About a soul-destructive process of looking for a job.
Ok, I’ve just sent my resume to apply for a job I know I’ll never get. Seriously, I was writing a letter, explaining how freaking perfect I am for the position, and I was laughing at myself. But at the same time I couldn’t help but wonder (well, hello, Carrie Bradshaw) am I an optimist or just stupid?
If you’ve ever been looking for a job you know how self-conscious this process is making you feel. Companies seem to hire only geniuses and superheroes out there: you need to know this, and that, have a hundred years of experience and speak at least five languages. And there I am, sitting in front of my computer, dwelling on a thought that I am completely useless human being and I will definitely end up under a bridge.
Also I’ve just unbuttoned my jeans, because I had a big lunch and apparently, I wasn’t feeling bad enough already.
And what about all those stories of success? Supermodels and actors discovered at the malls by the agencies, writers and poets being completely broke and miserable before publishing the works of their lives, scientists with “accidental” breakthroughs? I’m not saying they didn’t work hard, God no, but how did they begin, how were they found and, most importantly, how did they know what the hell they wanted to do?
Trying to distract myself in order to prevent my falling into a big black hole of depression and self-loathing, I was searching for stories of success on the Internet, and God, I wish I hadn’t. It seems to be two types of people out there: the once born with the privileges and having to work really hard to prove their worth to the world (cheers to Kendall Jenner, not that I’m a fan), and those lucky once who managed to be at the right place in the right time.
“I just quit my job, I was completely broke, but I had this dream and I decided to /email the company I wanted to work for/start a blog or a YouTube channel/ go to the audition/buy a lottery ticket/sell my soul to the devil/start a riot under my future bosses’ window/take all my savings and start travelling/” — you pick the right one, but if you don’t mind, I will stop at “I had this dream” line. I understand the pursuing-your-dream process, but what if I don’t have one? It’s not like I’ve no interests, I do, but I’m 23 years old and I have no freaking idea what I want to do for the rest of my life. Everything is still exciting, because I’m young, and at the same time everything is already boring, because we live in twenty first century and we’ve seen it all.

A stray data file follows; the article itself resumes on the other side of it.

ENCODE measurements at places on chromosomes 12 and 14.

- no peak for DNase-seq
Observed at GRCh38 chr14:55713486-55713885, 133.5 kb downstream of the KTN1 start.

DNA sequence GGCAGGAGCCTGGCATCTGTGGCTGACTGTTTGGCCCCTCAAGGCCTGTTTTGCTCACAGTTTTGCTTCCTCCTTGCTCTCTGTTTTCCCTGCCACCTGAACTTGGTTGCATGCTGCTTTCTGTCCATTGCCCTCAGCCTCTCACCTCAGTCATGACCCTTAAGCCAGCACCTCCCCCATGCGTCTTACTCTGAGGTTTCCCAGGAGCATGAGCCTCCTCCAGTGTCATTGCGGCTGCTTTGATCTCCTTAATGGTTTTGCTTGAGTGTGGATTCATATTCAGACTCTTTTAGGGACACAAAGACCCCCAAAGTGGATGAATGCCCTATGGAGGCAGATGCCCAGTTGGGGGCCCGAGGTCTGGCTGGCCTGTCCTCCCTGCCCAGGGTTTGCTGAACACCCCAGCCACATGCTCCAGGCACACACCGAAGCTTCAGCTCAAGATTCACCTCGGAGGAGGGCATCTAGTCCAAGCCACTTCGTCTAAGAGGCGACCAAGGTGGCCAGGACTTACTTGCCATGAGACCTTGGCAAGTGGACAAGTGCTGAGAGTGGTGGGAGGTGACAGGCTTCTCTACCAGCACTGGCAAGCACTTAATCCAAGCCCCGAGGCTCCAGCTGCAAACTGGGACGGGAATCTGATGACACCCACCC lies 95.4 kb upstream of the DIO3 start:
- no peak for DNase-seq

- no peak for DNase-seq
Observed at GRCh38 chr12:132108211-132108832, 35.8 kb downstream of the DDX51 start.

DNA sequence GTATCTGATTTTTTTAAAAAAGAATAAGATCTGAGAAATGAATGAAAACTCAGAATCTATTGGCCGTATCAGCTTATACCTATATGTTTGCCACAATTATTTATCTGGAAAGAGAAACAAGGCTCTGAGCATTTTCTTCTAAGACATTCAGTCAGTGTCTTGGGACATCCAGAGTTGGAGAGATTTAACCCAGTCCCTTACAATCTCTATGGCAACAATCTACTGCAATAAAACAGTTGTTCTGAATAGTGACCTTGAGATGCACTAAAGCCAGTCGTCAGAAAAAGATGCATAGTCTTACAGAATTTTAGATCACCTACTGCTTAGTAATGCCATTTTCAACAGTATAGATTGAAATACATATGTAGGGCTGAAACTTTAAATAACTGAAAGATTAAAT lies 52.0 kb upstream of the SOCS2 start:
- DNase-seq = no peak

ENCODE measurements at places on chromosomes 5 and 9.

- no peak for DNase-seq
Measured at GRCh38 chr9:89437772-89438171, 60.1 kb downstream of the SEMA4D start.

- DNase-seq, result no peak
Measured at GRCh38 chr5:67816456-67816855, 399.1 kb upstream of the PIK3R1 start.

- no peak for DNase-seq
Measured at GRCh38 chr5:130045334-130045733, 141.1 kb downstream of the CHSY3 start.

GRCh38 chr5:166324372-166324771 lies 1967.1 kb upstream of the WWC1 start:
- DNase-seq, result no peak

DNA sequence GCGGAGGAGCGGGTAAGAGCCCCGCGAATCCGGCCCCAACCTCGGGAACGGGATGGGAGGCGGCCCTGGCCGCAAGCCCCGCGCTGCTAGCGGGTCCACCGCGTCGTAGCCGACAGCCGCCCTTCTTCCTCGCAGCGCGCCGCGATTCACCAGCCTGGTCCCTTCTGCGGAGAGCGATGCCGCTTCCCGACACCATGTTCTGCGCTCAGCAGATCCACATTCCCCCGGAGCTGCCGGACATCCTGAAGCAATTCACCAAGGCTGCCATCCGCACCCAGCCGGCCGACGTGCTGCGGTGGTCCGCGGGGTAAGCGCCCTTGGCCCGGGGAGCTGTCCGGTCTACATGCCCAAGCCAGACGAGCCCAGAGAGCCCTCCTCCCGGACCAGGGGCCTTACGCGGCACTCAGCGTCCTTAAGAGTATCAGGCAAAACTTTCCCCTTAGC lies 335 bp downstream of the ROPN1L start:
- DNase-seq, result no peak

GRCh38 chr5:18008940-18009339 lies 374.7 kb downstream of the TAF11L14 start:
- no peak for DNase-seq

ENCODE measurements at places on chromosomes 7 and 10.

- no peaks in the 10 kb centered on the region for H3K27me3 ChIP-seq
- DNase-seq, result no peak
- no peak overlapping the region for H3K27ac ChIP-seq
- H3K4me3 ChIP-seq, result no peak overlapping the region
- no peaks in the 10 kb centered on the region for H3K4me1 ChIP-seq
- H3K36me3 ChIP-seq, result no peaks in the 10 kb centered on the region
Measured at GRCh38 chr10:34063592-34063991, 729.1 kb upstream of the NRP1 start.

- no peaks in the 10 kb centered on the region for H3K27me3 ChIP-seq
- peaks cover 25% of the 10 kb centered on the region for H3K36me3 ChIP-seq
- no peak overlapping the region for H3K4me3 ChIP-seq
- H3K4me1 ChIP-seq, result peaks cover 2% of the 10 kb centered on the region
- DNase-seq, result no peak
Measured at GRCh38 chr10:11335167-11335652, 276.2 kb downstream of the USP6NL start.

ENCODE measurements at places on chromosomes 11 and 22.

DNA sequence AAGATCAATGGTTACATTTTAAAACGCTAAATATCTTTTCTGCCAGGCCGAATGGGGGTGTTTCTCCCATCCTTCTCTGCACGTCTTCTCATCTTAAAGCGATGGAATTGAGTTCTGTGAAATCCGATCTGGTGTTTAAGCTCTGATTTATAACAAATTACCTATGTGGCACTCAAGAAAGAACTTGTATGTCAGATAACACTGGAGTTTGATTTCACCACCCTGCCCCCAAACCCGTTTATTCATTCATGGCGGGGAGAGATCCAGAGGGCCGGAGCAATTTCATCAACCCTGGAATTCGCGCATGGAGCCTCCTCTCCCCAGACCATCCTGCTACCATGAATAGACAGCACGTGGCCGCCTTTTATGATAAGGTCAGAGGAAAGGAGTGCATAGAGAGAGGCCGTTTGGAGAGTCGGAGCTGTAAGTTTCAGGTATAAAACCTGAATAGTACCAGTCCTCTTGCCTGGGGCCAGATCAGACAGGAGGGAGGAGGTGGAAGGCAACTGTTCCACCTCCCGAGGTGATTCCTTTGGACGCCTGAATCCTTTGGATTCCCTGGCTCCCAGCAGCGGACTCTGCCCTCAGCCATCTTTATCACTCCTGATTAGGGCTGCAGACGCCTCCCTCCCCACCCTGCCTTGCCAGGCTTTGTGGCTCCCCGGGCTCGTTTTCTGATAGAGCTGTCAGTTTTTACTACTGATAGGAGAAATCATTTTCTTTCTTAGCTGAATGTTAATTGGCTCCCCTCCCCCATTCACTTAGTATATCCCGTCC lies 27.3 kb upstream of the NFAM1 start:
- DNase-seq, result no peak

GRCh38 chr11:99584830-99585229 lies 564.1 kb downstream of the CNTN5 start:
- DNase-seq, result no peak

Just so that you understand the whole irony and hopelessness of my situation: I’ve been studying nuclear physics at the University, which only made me realise that I suck at exact sciences (I could have told you that five years ago, mum) and at the same time I’ve been working in tourism, which made me pretty much despise people.
Lets move back to the start: I was applying for a ridiculous position. The problem is, it’s my dream job, something I can imagine myself doing (oh, so you know what you want, you little liar?) and it’s absolutely beyond my reach for so many reasons. I understand that, I do, I will not get it, but here comes the question: if I know that my chances are even smaller than my savings (I have none), why did I send the resume? Despite all my rationality, is there a tiny optimistic motherfucker lost somewhere inside my brain, asking one thing I would never dare to ask myself: “What if you got lucky?” Because, in all honesty, why not?
Basically, I have two options here:
1. I can sit on my ass, browsing the Internet and hoping, that my dream job will pop up, or somebody will hear about an opening, or one day I would wake up and magically realise what I want to be. Sounds reasonable, because I have time, I am lucky enough to be mentally and financially supported by my husband and in that case it would mean, that I still believe in destiny, fairytales and unicorns (and it’s not that bad in our cynical world).
2. I can try to take my life in my own hands and apply for whatever job, just to start, to keep going, to meet people, hoping to find myself in the process. Sounds reasonable, because in order to get things happen you need to start doing something. But what if I get stuck on not-so-interesting position and miss the one I really want? Would taking a job below my abilities count as self-betrayal?
Well well, what would it be?
I guess me and that dreamy motherfucker in my head would grab a beer and just relax for now, because I forgot to mention one little detail: my job search has been going on just for three days.
Yup, you can laugh.